3 ways to plan your garden: paper, virtual or template

garden planning and crops collage
Ivory Harlow photo

There are many benefits to planning your garden. First, planning keeps you realistic about available space. Knowing how much room you have to work with helps to prioritize which plants to grow and pinpoint the best places to put them. Planning saves money by determining the exact amount of seed, soil amendments and supplies to purchase. It saves time looking around the garden scratching your head in spring, not knowing where to start.

Garden planning also provides accurate records after the season has ended. You can use the records to plan future growing seasons’ crop rotation schedules and identify top-performing plant varieties. Last, plotting out plants identifies sunlight interference by existing structures or crops, such as a shed or tall sweet corn overshadowing sun-loving tomatoes and cucumbers.

Related: Recordkeeping for the garden

Now that I’ve convinced you to plan your garden, let’s look at pros and cons of three ways to plan: paper, virtual and template.



  • Free
  • Effective, time-tested method
  • No computer literacy required
  • Pencil and eraser make easy modifications
  • Easy to store records
  • Portable; can update in the garden


  • Separate pages needed for diagram, varieties, notes and sowing and harvest dates
  • Difficult to draw to scale
  • Not as accurate for spacing
  • No preloaded varieties, growing information, climate, planting and harvest timeline

Virtual planner

Some virtual garden planner computer applications are sold as software, but most are online and require username and password to access.

Mother Earth News and The Old Farmer’s Almanac both offer online virtual garden planners. Zukeeni garden planner is a top pick for vegetables. Better Homes and Gardens design tool includes more landscape features like trees, shrubs and flowers.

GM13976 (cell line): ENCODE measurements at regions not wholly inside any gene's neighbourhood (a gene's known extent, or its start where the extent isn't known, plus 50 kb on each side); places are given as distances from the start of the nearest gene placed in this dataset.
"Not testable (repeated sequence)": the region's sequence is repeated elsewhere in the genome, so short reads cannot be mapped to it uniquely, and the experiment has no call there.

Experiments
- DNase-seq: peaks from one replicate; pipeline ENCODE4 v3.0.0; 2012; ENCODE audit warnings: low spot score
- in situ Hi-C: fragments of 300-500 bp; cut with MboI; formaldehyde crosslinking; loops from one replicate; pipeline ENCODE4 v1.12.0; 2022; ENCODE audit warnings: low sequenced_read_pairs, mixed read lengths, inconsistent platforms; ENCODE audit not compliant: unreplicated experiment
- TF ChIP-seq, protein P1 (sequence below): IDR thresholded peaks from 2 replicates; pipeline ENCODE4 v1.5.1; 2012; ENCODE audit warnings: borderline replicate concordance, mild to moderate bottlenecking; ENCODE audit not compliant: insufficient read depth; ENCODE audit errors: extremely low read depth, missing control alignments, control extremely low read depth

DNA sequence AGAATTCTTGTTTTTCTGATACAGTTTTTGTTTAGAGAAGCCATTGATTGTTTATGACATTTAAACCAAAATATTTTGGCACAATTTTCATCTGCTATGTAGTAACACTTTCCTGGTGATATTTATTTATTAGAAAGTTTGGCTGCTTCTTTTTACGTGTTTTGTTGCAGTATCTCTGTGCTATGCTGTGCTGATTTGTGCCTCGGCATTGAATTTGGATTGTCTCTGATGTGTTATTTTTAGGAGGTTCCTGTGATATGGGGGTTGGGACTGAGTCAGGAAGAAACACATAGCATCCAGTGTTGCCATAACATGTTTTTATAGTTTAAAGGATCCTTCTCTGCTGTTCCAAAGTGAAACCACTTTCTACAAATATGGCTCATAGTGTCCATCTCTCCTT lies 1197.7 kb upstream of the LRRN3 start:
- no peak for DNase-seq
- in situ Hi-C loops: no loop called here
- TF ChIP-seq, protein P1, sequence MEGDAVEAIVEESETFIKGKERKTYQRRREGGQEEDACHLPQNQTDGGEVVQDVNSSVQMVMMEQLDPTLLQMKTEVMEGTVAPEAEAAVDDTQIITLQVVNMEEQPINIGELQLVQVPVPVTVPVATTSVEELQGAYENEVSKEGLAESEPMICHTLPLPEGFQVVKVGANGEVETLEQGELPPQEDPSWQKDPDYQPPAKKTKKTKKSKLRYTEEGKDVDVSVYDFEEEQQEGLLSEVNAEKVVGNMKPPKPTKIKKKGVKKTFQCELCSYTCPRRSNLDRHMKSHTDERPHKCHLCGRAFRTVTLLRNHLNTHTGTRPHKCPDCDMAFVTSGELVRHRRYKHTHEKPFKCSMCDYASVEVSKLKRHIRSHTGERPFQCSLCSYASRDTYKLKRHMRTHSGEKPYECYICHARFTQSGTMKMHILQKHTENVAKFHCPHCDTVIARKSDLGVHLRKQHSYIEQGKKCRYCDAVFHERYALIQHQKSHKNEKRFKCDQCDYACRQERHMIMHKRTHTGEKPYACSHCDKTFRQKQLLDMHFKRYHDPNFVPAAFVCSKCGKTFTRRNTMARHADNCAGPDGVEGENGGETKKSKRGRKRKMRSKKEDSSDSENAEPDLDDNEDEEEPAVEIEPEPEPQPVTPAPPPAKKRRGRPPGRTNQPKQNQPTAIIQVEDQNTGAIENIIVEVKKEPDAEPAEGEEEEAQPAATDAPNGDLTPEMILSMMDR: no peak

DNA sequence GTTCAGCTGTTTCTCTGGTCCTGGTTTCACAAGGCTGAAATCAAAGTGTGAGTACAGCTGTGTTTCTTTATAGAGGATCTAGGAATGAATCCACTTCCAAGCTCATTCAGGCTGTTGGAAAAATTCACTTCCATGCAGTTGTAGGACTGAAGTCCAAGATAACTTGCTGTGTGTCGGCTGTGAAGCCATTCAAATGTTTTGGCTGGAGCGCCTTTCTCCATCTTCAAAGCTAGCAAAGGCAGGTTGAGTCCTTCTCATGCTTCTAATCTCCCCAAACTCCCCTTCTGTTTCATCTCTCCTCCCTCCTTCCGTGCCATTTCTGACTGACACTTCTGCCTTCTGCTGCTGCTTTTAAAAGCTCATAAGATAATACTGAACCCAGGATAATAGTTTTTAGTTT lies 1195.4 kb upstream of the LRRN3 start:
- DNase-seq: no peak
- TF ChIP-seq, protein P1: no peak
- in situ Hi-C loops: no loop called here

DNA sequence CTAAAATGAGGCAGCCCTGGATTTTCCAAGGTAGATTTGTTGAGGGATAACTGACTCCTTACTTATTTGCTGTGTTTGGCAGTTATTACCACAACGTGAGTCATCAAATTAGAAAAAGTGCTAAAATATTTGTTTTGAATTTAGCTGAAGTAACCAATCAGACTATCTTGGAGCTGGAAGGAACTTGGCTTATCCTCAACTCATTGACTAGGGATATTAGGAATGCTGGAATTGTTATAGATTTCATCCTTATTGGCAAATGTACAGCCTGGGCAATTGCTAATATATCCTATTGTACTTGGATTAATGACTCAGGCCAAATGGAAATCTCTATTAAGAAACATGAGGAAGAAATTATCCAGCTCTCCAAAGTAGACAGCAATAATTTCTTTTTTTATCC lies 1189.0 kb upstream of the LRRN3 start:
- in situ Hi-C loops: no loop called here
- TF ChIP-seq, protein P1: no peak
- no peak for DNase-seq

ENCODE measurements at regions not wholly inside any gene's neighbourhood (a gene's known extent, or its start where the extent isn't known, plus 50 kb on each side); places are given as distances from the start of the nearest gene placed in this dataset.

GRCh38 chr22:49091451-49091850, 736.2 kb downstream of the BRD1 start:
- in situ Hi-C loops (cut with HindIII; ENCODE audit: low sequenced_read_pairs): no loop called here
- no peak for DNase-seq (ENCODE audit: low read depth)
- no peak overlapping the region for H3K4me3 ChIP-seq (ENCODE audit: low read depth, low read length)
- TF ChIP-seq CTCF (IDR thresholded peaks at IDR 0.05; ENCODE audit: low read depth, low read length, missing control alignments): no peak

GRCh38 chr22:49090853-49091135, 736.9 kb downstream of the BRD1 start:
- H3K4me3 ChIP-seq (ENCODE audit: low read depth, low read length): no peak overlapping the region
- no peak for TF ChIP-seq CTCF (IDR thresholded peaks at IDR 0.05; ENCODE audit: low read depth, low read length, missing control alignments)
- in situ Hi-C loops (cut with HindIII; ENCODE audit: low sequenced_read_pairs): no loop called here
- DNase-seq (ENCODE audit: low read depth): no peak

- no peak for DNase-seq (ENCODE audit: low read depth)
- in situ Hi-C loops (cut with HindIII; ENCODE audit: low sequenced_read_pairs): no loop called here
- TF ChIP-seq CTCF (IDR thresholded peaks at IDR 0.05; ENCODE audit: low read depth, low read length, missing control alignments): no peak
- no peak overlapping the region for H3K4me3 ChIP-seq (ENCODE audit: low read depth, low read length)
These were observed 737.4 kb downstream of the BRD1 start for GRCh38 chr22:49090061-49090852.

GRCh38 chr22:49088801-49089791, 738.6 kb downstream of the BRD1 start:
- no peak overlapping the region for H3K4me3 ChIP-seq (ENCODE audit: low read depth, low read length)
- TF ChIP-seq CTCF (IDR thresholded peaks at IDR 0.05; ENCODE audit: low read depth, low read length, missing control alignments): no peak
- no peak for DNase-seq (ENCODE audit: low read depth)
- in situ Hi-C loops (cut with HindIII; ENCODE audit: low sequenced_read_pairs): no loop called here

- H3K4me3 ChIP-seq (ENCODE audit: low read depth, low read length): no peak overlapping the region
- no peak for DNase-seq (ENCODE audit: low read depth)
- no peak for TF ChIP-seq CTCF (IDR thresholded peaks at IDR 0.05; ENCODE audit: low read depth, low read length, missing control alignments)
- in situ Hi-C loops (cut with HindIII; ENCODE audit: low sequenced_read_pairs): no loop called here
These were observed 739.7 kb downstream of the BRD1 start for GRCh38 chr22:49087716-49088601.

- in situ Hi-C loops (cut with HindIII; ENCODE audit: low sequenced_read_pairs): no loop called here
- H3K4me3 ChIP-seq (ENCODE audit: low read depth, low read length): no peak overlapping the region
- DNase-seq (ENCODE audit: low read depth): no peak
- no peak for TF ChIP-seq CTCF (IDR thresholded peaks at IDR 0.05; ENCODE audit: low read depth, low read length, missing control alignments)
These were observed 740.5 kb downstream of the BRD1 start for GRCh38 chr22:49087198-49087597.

• Preloaded plant varieties with growing information
  • Consolidate diagram, planting and harvest records in one place
  • Tells you when to start seeds and transplant seedlings based on your zone’s frost dates
  • Provides a planting and harvest timeline
  • Eases crop rotation by helping you plan which crops follow others
  • Notes feature to record plant performance
  • Creates and stores garden records
  • Offers a visual of how your garden will look throughout the season
  • Portable; mobile versions available


  • Cost. 7-10 day free trials are common. After that, expect to pay between $20 and $40 for a 1-3 year membership.
  • Potential lost records if you do not renew membership
  • Requires some computer literacy


Templates offer the best of both worlds. You can create your own templates using Microsoft programs or download free pre-made garden planning templates from Microsoft Online. Sign up for a Microsoft Office account and download this fantastic free planning resource https://templates.office.com/en-us/Garden-planner-TM00000057


  • Free
  • Create diagrams and database tailored to your needs
  • Reuse templates each year for accurate comparison
  • Requires access to computer to update
  • Consolidate diagram, planting and harvest records in one place
  • Resize Excel boxes to make a planting grid for straight lines and scaled spacing
  • Store multiple years’ records in a handy desktop file
  • Insert Excel comment to record plant performance and notes


  • Requires some computer literacy
  • If you build your own templates, expect to spend some time designing
  • Lack of visual extras of virtual planners
  • No preloaded varieties, growing information, climate, planting and harvest timeline
  • Not portable


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  1. That free template is in imperial measurements which unfortunately only a 3 of countries in the world still use. It was a pain in the neck to do all the conversions just to use the planing grid.


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